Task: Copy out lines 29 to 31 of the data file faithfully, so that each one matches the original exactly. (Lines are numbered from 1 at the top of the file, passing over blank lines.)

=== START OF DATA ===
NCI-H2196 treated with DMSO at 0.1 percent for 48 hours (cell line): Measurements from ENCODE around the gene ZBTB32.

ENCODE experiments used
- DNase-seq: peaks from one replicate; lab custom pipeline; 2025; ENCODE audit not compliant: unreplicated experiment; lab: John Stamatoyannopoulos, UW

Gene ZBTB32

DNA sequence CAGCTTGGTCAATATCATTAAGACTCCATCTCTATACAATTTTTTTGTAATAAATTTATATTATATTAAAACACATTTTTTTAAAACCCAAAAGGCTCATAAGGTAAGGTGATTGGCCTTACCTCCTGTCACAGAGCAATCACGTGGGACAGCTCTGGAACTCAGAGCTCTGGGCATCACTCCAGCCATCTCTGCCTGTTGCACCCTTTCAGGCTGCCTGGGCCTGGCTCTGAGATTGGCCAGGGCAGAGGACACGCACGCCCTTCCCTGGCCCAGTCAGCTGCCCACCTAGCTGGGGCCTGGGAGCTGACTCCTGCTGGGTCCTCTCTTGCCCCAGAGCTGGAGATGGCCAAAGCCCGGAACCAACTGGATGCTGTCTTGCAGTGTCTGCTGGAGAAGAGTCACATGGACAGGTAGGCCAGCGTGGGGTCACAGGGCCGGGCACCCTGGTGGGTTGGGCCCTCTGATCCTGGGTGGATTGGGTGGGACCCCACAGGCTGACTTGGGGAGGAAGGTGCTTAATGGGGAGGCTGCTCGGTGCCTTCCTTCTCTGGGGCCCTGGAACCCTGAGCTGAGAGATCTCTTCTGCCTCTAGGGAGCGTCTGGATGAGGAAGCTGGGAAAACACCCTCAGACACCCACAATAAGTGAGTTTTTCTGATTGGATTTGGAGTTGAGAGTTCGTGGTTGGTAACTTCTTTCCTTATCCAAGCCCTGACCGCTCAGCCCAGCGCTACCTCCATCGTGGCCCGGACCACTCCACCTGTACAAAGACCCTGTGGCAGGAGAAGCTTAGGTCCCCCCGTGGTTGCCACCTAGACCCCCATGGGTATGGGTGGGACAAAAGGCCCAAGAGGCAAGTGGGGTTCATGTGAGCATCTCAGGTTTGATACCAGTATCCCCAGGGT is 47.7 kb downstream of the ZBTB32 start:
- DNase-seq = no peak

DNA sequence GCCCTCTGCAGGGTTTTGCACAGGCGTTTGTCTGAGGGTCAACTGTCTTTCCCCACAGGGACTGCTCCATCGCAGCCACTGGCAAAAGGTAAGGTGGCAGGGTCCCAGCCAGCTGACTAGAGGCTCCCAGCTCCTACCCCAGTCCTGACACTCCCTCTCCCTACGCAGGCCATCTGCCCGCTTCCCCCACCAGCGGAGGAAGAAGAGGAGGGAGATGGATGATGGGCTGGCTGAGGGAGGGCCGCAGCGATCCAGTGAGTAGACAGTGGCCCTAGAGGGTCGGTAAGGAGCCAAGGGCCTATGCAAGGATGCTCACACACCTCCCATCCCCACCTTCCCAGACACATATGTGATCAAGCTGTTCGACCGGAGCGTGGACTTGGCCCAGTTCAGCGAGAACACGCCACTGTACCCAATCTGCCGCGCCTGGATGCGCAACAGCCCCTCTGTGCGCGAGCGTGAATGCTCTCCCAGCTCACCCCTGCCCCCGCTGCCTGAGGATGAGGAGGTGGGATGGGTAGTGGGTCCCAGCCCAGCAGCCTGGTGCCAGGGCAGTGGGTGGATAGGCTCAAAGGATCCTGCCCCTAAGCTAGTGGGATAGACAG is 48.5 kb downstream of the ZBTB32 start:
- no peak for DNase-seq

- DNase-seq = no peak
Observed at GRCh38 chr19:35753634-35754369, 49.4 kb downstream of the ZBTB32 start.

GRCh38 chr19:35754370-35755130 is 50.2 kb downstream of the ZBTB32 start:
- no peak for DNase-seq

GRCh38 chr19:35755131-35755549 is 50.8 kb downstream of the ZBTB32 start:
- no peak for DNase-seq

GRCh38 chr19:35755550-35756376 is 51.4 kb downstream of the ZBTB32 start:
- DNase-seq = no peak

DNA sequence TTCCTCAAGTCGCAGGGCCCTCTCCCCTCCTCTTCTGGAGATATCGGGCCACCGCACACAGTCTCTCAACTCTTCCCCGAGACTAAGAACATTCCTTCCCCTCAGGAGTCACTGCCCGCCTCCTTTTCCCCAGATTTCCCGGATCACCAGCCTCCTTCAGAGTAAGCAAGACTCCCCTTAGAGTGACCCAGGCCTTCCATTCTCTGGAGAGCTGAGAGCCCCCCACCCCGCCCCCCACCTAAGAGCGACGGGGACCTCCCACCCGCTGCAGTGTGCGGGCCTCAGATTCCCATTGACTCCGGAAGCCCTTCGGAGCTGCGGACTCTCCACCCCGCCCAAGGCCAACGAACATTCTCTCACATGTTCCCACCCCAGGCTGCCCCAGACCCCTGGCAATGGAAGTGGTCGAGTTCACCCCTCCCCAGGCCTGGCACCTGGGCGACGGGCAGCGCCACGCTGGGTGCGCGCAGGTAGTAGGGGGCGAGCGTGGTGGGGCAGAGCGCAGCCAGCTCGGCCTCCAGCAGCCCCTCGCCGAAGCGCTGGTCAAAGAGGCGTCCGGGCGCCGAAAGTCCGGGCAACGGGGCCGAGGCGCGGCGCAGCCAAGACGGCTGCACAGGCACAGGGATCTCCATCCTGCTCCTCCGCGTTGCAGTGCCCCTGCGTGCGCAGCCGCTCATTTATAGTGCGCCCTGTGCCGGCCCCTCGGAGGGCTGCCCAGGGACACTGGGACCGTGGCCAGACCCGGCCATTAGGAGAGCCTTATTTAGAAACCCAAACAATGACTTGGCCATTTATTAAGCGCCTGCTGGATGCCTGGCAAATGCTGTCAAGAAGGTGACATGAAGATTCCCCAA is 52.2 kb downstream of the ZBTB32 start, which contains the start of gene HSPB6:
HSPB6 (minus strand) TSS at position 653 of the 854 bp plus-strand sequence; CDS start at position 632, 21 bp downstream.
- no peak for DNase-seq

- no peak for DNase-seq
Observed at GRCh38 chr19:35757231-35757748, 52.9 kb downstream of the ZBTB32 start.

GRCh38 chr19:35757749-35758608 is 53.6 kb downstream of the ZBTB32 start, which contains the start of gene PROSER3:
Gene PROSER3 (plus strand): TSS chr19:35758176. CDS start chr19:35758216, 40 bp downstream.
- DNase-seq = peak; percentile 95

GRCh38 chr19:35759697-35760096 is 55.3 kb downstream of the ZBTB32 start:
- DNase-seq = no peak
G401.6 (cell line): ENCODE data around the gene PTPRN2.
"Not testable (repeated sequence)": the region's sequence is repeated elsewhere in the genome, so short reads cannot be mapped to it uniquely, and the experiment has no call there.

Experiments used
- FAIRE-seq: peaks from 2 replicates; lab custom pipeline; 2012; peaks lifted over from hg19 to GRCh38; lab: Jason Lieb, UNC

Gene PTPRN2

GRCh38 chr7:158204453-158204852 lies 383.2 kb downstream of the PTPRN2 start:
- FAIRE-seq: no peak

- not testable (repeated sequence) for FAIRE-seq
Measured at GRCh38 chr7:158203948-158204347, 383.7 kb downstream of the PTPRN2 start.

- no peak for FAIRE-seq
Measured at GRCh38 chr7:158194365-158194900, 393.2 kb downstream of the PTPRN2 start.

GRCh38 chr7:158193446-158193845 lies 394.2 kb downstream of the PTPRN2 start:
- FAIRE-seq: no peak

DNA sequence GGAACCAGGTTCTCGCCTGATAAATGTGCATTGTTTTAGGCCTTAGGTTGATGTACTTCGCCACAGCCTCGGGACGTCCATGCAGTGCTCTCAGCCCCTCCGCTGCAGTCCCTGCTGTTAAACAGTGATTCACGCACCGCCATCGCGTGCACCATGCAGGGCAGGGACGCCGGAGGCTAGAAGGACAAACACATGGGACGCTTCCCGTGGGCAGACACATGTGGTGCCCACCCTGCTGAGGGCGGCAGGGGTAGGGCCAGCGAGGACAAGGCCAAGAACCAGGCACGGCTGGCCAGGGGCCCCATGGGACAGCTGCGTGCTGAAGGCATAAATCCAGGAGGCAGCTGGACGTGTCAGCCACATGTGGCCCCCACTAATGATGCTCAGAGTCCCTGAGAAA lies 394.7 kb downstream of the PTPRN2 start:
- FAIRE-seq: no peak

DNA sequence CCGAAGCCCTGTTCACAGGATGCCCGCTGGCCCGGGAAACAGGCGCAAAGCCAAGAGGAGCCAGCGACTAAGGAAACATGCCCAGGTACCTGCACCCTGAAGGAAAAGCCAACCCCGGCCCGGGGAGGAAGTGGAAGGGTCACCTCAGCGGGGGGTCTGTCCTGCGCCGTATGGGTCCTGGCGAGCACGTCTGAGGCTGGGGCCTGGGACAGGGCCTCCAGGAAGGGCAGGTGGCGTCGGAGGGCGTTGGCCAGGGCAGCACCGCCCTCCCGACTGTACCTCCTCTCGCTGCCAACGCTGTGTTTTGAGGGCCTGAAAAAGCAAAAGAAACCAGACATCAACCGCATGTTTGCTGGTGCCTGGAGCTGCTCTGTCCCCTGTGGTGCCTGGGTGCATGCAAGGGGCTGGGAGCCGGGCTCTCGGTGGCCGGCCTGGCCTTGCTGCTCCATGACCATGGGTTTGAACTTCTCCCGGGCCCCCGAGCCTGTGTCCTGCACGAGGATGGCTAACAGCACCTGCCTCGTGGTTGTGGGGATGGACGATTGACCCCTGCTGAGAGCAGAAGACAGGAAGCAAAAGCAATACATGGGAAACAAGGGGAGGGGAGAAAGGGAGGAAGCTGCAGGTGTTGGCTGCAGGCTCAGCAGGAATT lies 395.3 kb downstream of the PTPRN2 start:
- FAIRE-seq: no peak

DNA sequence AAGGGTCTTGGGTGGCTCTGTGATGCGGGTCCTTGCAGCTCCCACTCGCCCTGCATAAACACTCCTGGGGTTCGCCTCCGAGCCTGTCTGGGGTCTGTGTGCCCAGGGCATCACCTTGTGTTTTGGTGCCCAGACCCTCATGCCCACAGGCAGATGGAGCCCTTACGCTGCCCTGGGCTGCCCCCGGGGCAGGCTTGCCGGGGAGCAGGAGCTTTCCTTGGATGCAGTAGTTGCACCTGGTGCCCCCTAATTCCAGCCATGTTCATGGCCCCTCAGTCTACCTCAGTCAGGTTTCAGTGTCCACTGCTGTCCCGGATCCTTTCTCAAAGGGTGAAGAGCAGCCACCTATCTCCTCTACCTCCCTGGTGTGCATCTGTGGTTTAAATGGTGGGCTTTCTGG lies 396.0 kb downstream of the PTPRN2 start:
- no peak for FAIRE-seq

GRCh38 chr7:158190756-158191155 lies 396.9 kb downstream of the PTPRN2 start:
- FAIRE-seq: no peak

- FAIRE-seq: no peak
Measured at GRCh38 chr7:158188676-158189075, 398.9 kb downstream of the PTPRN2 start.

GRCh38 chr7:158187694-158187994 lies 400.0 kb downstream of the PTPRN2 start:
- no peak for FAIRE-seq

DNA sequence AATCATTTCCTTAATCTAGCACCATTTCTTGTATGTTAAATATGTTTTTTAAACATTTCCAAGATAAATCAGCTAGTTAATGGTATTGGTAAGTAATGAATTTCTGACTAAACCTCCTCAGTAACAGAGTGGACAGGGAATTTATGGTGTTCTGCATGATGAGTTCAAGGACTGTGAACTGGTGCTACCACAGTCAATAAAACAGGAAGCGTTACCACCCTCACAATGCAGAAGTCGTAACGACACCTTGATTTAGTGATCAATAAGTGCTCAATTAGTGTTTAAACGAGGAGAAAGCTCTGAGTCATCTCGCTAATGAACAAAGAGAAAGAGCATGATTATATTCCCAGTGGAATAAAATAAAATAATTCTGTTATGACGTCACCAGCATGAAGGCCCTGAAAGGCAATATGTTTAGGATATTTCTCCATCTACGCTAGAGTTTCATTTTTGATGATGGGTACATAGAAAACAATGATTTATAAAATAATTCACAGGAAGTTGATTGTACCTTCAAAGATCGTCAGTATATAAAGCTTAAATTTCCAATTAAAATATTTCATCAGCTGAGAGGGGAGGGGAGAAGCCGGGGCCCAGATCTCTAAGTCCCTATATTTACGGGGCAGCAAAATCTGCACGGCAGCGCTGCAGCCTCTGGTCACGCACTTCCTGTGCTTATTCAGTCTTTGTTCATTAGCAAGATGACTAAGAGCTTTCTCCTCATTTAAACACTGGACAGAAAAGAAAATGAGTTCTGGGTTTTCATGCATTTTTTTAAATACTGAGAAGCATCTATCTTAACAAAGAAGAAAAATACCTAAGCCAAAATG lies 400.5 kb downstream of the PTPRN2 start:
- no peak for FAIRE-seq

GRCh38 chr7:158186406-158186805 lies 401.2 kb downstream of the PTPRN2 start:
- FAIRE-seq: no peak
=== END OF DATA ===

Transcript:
Experiments used
- FAIRE-seq: peaks from 2 replicates; lab custom pipeline; 2012; peaks lifted over from hg19 to GRCh38; lab: Jason Lieb, UNC

Gene PTPRN2